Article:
A passionate child pulls the rest of his family to a deeper level of reality. The child who stormed his way into his world allows for no coasting, no pretending, no sweeping feelings or emotions under the rug. He's wanted to know since forever how much he means to you and how much he is worth and just how far you would go for him. The answer is, of course, to the ends of the earth and back. And beyond that, if necessary. And the answer is the same for each individual child. And each child would do it for the other. That's just family.
But let me tell you about the other side of our son, Nick. He'll not like me saying this, but you know, today I read the obituary for another local seventeen year old boy, and I just don't think we should wait to tell the good things we know about the ones we love. Our children should never seriously doubt that we love them. We should tell them and show them more often than we do.
Last summer Nick mowed the yard of a drug addicted, alcoholic neighbor woman. For free, all summer long. He knew she didn't have it within her means to ever get it done on her own. He never bragged, nor complained. He didn't even tell me for a whole year. His sensitive spirit has never gone underground, even during the teen years. God has given him a compassion for the down and out.
He mows yards for many older people around town. He charges them next to nothing. "Mom. I feel bad asking her to pay anything." He never lets them down, not even with a cut hand.
He writes songs. Good ones. I expect you'll hear them someday.
Everyone thinks he's tough and overly confident. He's not. He's carried a lot of woundedness and he's faced up to it without allowing himself to become bitter. He's sought to grow thru the things that could have destroyed him. God has been gracious to Him.
He's working off a car - hopes to own it this fall, just in time to drive himself to take some dual credit college classes.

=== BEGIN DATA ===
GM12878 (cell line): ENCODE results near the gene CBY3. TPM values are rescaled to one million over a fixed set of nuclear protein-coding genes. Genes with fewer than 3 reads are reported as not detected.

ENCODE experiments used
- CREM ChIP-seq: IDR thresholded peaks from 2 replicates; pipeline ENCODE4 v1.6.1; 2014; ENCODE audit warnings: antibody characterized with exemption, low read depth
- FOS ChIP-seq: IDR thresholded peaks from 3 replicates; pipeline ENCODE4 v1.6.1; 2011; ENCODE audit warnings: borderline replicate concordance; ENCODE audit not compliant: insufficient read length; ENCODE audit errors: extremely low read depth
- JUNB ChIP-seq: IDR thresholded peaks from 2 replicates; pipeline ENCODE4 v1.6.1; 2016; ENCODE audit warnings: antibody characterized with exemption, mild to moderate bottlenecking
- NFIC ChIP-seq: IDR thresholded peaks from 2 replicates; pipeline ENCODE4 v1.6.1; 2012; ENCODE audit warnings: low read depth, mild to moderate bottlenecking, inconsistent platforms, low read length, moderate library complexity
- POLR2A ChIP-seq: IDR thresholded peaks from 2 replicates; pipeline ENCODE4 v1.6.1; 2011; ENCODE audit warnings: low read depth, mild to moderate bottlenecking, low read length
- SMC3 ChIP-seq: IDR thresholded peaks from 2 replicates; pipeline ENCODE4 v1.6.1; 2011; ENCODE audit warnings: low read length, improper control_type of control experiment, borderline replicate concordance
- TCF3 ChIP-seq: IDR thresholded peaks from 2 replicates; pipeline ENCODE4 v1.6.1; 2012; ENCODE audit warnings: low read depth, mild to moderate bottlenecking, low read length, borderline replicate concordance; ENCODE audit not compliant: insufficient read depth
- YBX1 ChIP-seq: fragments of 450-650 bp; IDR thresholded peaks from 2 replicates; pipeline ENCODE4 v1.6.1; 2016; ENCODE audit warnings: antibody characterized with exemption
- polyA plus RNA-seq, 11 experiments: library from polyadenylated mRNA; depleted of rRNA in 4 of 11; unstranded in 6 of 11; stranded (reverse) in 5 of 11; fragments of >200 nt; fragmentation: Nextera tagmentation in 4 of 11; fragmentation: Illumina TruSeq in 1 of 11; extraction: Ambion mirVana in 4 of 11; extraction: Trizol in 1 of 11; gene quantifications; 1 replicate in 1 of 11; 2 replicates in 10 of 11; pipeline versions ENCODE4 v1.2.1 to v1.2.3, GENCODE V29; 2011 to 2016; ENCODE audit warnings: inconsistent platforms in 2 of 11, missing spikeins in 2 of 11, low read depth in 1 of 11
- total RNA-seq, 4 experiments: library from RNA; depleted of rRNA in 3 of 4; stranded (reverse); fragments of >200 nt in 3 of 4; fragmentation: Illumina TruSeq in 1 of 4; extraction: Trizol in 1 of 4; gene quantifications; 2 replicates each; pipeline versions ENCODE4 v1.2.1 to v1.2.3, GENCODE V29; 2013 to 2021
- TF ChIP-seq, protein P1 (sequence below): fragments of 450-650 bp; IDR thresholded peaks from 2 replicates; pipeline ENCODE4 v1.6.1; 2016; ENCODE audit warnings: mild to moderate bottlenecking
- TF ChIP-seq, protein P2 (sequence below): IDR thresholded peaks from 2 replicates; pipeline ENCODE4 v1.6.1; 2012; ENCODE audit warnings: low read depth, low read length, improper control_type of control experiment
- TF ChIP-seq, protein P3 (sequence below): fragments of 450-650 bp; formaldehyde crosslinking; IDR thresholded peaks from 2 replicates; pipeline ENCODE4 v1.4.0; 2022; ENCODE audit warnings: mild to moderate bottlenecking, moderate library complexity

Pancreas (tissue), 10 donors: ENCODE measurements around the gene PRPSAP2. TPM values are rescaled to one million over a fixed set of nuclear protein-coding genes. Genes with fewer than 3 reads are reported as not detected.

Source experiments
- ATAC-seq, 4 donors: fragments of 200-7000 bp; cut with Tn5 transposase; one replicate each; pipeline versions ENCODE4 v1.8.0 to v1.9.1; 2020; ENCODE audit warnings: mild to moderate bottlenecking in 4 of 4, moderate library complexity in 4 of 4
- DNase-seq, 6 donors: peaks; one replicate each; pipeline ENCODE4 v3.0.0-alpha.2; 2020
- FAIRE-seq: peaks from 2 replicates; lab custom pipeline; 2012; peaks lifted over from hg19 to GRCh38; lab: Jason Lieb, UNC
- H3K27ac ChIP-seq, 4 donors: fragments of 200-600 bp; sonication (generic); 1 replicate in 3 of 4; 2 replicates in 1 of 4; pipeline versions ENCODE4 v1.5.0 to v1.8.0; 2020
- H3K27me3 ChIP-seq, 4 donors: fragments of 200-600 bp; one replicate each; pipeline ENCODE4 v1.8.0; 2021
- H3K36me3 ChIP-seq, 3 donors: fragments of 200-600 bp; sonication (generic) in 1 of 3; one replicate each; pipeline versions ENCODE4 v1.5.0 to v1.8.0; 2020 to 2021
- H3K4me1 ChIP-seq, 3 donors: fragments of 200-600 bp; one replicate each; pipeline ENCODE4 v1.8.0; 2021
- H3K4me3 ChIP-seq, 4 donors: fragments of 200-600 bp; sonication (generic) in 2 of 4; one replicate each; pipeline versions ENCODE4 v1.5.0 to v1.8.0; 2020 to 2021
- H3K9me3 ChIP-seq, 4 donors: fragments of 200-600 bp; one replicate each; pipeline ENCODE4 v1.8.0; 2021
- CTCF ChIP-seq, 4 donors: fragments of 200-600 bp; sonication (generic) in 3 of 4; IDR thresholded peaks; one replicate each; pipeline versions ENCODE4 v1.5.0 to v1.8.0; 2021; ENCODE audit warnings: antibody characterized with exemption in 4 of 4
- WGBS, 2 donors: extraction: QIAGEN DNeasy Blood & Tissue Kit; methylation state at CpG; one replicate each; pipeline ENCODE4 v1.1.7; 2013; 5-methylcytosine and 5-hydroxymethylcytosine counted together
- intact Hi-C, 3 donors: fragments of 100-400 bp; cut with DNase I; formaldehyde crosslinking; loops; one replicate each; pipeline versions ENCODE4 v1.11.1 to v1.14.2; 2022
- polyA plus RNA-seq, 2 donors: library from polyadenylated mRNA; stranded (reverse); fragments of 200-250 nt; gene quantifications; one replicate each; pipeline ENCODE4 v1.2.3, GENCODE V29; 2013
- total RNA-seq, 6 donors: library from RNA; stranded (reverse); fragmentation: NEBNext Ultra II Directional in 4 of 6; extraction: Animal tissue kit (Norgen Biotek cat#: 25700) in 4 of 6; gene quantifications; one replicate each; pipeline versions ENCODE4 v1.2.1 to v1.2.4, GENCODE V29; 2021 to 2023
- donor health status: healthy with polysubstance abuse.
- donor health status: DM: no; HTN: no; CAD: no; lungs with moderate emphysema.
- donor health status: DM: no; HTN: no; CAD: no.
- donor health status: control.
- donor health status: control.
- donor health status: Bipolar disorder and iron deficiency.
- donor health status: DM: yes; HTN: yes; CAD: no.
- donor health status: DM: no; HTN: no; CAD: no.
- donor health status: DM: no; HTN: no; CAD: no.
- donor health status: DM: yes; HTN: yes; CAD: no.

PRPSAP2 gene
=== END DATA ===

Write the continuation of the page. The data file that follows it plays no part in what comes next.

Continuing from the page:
He pays little kids good wages to help him do small jobs. He covers their eyes during scary movie scenes. He buys them things, "just because."
He loves to give good gifts: Bleeding heart plants or roses for Mom. Gift certificates to send us out to eat. Gifts for the unwed neighbors.
He tithes, to places like Amazima and Real Hope for Haiti. His heart is broken for a local soup kitchen that might have to close.
He's no saint, I've already made that clear and we wouldn't have any idea how to raise one of those, anyway. He gets grumpy when he doesn't have enough sleep and when the little kids are too loud and he bosses his sisters around too much. But he's also the first to keep an eye on their safety and to buy them birthday presents months in advance, too.
Happy birthday, Nick. It's been some ride being your mama and your daddy. More snakes and bugs and panic attacks than we can count. You are still seeking and still growing and still becoming who you are going to be in this life, and in Christ.
This isn't bragging. There isn't any bragging to be done, as your story is not yet written. This is just saying that we love you and see Jesus growing in your heart.
May it ever be so.
Though the days with you still at home are fleeing, we love you to the ends of the earth and back, for always. Thanks for the fun. :)
Mom and Dad
Pretending to not get along...still.